Experience our photographers’ unique views on detention by browsing the picture gallery below. These photographers have shared their portfolios with us.
I realized that these rooms represented an institutionalization of love, a cancellation of tenderness
I started photographing the intimate rooms in 2008, when I was documenting the everyday life of the Romanian prisoners in Aiud for my photo album, Bumbata.
Once Romania joined the European Union, in 2007, the whole prison system went through a major revamp. The biggest reform was to introduce the right to private visits. Meaning that a prisoner who is married or in a relationship has the right to receive, every three months, a two-hour private visit which takes place in a separate room inside the prison compound.
In 2008 I took the first photos inside the intimate room with an inmate and his wife after their private visit. I realized that these rooms represented an institutionalization of love, a cancellation of tenderness. In this cold space, with information about STDs and safety information hung on the walls, two people meet their loved ones, after months of waiting.
In 2011, I started photographing the intimate rooms systematically until 2014. I photographed the rooms, the absurd details; I filmed the rooms from the point of view of the inmate who was lying on the bed.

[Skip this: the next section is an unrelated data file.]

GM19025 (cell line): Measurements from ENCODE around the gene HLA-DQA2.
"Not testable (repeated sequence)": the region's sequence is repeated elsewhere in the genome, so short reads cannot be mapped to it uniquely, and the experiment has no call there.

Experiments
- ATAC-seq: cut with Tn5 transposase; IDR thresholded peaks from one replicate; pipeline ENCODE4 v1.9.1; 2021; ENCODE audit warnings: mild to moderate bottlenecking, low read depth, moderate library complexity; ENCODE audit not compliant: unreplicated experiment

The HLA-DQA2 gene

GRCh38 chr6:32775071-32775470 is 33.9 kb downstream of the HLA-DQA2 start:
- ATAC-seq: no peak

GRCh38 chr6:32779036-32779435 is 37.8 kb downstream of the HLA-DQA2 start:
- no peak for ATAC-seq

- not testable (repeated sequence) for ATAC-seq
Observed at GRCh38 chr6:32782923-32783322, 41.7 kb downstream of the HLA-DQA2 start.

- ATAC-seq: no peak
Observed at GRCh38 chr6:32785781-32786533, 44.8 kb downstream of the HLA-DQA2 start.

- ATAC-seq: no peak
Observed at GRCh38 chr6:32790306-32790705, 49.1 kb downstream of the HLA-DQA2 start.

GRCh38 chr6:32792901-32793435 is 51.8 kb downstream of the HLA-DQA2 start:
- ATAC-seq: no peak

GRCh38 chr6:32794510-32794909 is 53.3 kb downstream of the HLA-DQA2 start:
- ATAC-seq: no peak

The safety checks inside a prison take a lot of time, so I reduced my equipment to a camera, a lens, a SD card and a spare card. Once, a guardian asked me: “What do you need a spare card for?” “In case the SD from the camera is full.” “Why can’t you delete some?”
— Cosmin Bumbuț
Cosmin Bumbuț worked as a fashion and advertising photographer for 15 years.
His pictorials were published in magazines like Elle, Tabu or Esquire.
In 2013, he launched Bumbata, an album illustrating the day-to-day life of prisoners in the Aiud penitentiary; the book received awards in the National Design Competition and in the Bun de Tipar Gala. Bumbuț has won several photography awards, including the Sony World Photography Award in 2015, for his project Camera intimă.
In November 2013, Cosmin Bumbuț moved into a motor home with his girlfriend, journalist Elena Stancu, and started roaming to understand modern Romania. They created a multimedia project on domestic violence and a series of articles on prison life in Romania. They lived among the Kalderash Roma in Corcova and filmed a documentary about a young local family seeking its fortune in landfills in France. The film gained awards in several festivals, including TIFF, Docuart, Urban Eye and the Millenium Film Festival in Brussels.
In 2017, they published their book Acasă, pedrum [At Home on the Road] (Humanitas), about their travels in the heart of Romania.